•   Mercury was a Roman god known as the swift-footed messenger.
•   The time signature is 6/8 or compound -duple time and the tempo marking is Vivace
    - lively and fast.
•   To begin the strings music is marked con sord meaning with mute. This small device
    is placed over the strings at the bridge changing the sound of the instrument.
•   Notice how the music is soft, fast and jumps in pitch.

•   Listen to Mercury performed by the London Symphony Orchestra
•   Score of Mercury from imslp.org
Jupiter, the Bringer of Jollity

•   Jupiter is the fifth planet from the sun and the largest in the solar system.
•   Jupiter ruled over all other Roman gods.
•   This movement begins Allegro giocoso - fast and cheerful. Note the syncopation
    and tied notes over the bars.

•   The middle section then becomes solemn and regal sounding.
•   The British hymn I Vow to Thee my Country is the melody for the middle section and
    this was also used to commemorate the death of Princess Diana in 1997.
•   Listen to Jupiter performed by London Symphony Orchestra
•   Score of Jupiter from imslp.org
Saturn, the Bringer of Old Age

•   Saturn is the god of agriculture (farming).
•   The tempo is adagio – slow
•   Time signature is 4/4 . Clap the rhythm or play the melody of the opening flute part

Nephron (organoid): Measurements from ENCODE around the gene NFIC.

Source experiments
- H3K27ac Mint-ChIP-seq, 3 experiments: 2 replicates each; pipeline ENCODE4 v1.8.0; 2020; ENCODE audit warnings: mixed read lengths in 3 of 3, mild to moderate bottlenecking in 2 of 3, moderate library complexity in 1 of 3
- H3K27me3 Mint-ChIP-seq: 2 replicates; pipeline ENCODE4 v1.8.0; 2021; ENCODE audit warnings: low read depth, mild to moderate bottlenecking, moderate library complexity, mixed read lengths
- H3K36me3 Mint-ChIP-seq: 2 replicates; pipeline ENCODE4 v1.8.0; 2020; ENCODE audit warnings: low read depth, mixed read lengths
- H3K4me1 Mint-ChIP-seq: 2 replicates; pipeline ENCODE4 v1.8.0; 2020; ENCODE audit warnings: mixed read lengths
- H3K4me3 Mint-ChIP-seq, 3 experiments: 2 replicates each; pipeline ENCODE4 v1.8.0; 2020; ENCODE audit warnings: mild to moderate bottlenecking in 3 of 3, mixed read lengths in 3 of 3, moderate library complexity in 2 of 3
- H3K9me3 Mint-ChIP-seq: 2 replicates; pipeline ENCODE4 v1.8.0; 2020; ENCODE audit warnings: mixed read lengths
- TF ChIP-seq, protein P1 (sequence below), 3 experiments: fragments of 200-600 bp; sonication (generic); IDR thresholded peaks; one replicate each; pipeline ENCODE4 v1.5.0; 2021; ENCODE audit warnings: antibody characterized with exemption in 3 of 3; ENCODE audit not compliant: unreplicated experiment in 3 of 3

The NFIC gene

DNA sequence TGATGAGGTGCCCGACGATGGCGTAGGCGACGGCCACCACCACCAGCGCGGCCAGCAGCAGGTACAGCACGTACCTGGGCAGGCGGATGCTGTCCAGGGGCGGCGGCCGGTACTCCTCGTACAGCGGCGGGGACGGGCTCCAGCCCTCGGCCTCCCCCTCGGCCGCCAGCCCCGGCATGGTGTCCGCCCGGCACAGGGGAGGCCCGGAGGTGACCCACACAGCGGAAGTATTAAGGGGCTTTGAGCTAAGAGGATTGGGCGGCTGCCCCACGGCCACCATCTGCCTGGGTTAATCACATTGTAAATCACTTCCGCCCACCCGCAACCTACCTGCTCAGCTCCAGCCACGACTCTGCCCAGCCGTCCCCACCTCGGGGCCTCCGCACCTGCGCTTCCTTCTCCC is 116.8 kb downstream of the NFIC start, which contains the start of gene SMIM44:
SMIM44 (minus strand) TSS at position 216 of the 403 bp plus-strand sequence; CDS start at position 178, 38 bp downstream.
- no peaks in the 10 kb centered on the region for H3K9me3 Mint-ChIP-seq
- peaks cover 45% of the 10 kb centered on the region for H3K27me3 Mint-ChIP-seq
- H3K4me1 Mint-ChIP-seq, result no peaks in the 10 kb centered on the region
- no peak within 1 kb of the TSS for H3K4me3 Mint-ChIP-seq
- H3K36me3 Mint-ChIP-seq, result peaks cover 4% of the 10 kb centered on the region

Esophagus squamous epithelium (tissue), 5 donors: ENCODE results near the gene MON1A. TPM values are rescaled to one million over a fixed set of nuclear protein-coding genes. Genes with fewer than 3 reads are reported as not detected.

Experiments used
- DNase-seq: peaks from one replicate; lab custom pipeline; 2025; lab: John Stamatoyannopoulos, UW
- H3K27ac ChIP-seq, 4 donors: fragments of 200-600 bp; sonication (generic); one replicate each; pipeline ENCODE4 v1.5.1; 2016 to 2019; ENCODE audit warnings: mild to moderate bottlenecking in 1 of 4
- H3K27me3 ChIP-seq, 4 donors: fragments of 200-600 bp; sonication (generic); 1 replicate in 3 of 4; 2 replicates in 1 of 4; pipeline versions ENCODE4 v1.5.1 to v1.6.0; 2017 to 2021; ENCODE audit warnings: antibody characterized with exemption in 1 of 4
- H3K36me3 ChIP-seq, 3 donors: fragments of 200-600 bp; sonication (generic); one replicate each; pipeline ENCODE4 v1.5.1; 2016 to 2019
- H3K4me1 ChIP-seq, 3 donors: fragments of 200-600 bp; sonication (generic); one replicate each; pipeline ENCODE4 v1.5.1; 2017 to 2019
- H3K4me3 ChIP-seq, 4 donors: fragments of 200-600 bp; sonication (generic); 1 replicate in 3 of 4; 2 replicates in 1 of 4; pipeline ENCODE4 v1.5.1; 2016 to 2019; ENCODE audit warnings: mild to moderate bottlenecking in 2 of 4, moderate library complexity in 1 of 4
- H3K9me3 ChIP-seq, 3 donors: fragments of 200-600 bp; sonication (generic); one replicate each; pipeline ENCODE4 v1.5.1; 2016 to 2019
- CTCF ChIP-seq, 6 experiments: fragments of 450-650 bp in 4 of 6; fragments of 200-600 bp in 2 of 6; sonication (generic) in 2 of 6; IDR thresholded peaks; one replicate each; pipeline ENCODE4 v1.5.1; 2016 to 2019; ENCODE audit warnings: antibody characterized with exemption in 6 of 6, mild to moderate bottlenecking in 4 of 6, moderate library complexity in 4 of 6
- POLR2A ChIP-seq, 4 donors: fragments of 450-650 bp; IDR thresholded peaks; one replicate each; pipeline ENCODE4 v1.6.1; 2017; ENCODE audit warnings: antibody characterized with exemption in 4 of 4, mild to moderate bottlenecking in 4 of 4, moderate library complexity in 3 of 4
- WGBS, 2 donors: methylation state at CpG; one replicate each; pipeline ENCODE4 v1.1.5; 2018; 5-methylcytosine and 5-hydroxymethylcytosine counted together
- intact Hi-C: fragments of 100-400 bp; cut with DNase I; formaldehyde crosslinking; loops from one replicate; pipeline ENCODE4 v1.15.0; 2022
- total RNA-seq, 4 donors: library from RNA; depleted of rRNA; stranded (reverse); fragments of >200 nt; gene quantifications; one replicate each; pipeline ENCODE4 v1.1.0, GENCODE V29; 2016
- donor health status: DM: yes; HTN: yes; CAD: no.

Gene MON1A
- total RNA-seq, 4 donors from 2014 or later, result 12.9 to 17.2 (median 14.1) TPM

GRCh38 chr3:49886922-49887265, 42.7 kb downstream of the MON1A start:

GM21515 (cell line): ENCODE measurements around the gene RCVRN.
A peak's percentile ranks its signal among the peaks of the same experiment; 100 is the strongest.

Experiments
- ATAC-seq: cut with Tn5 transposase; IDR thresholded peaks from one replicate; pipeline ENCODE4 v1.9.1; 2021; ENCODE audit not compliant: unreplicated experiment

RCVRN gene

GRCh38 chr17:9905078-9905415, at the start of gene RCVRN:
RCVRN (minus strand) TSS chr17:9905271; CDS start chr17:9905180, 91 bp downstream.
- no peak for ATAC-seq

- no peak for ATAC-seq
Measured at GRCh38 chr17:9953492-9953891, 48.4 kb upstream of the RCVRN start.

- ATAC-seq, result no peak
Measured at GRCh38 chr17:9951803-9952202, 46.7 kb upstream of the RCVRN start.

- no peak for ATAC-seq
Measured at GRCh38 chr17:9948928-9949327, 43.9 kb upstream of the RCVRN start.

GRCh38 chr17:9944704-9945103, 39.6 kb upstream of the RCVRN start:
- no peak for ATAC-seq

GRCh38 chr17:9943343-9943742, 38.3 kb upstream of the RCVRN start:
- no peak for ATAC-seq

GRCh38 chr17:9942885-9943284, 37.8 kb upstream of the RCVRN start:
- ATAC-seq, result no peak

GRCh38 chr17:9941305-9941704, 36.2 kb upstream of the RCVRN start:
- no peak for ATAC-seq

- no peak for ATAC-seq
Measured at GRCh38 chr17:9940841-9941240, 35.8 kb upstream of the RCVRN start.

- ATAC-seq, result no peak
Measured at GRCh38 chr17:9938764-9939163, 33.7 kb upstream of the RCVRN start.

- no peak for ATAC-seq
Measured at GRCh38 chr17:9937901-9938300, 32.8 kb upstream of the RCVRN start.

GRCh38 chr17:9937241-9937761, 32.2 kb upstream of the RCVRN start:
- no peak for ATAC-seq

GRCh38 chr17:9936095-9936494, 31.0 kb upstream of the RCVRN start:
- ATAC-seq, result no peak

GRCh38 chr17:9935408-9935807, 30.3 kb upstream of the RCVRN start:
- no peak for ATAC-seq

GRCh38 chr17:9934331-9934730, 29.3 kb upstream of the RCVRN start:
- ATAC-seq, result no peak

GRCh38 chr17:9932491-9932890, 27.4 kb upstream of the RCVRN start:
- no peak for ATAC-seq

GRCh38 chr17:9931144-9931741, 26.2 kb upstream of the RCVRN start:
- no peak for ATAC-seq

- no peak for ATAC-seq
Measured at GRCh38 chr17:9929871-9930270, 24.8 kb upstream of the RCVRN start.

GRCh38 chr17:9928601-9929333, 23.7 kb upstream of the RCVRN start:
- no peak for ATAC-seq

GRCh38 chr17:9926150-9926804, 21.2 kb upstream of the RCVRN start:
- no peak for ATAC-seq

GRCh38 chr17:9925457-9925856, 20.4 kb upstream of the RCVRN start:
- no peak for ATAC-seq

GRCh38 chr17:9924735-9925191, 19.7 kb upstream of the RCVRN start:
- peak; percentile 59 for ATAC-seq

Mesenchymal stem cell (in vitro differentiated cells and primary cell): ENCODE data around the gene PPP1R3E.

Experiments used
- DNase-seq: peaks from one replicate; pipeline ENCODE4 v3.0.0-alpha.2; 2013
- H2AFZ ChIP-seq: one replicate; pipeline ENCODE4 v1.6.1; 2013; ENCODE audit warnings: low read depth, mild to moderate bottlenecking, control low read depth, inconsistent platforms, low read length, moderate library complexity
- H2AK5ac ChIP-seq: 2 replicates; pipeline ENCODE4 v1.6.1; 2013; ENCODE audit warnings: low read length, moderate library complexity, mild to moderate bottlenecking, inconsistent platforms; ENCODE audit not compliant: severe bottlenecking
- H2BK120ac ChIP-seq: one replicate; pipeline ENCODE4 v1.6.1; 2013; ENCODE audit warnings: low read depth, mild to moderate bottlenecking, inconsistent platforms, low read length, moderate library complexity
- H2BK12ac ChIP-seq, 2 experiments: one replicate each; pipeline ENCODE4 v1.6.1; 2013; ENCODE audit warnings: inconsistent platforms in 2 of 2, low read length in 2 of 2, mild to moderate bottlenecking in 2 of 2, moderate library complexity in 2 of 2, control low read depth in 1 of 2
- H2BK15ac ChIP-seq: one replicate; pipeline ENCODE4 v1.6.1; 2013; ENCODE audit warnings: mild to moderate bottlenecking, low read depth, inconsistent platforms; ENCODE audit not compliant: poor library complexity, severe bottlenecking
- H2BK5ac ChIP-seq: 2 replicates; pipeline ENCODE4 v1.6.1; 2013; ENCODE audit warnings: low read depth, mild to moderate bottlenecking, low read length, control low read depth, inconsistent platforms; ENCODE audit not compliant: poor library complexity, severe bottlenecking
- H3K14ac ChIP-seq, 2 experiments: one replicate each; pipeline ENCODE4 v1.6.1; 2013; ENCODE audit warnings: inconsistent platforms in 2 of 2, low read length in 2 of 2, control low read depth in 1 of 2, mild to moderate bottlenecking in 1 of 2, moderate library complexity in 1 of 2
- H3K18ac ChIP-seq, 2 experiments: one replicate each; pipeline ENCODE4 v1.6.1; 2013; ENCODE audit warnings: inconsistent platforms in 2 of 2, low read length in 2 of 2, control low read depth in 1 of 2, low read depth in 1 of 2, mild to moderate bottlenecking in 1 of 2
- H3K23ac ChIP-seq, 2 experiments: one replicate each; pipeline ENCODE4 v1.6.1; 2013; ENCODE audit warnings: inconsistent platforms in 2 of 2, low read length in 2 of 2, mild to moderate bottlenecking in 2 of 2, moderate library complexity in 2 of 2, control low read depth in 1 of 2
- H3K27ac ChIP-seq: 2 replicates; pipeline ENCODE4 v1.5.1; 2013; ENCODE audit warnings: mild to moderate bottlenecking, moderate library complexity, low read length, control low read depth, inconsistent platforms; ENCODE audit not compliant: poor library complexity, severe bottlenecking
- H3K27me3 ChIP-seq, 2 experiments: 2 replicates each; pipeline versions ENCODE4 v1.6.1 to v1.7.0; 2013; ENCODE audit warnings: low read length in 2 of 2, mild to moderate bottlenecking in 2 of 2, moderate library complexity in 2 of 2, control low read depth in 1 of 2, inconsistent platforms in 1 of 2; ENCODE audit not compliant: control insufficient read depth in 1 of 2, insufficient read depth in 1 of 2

noting the tied notes over the bar lines.
•   Tenuto markings over the minims mean to hold for the full value.

•   Listen to Saturn performed by London Symphony Orchestra.
•   Score of Saturn from imslp.org
Uranus, the Magician

Uranus is the seventh planet from the sun
• The time signature is 6/4, 6 beats per bar
•    Clap the rhythm         6/4 I Z I I Z I | I Z I I Z I | I Z I I Z I | I Z I I Z I |
•   The tempo marking is Allegro – fast
•   Listen for the brass unison notes with the dynamic marking of fortissimo (ff) - very loud.

•   Tenor trombone is playing in Tenor Clef.
    Note where C sits on the staff.

•   Listen to Uranus played by London Symphony Orchestra.
•   Score of Uranus from imslp.org
Neptune, the Mystic
Note: This movement will not be performed in the Journey through the Cosmos Education Concert

•     Neptune is the Roman god of the sea.
•     Neptune returns to the 5/4 time signature (3 beats followed by 2)
•     The tempo marking is andante - easy walking pace.
•     Neptune is the only movement to include a choir. Listen for the quiet, mysterious
      singers. The direction for the chorus is to place the singers in a room off stage with
      the door open until the last bar of the piece when it is to be slowly closed.
•     The two harps play clusters of notes to creating a shimmering effect.
•     The flute begins with the melody played pianissimo - very soft.

•     Listen to Neptune .
•     Score of Neptune from imslp.org
Conducting patterns

•   Conducting 5/4 in grouping of 2 then 3 and in grouping of 3 then 2.

•   To conduct in 6/4 add another beat after in the horizontal line.
    Draw a 6/4 conducting pattern.
•   Basic Conducting Patterns
          In 2:                    in 3:                         in 4:
Australian Curriculum – Music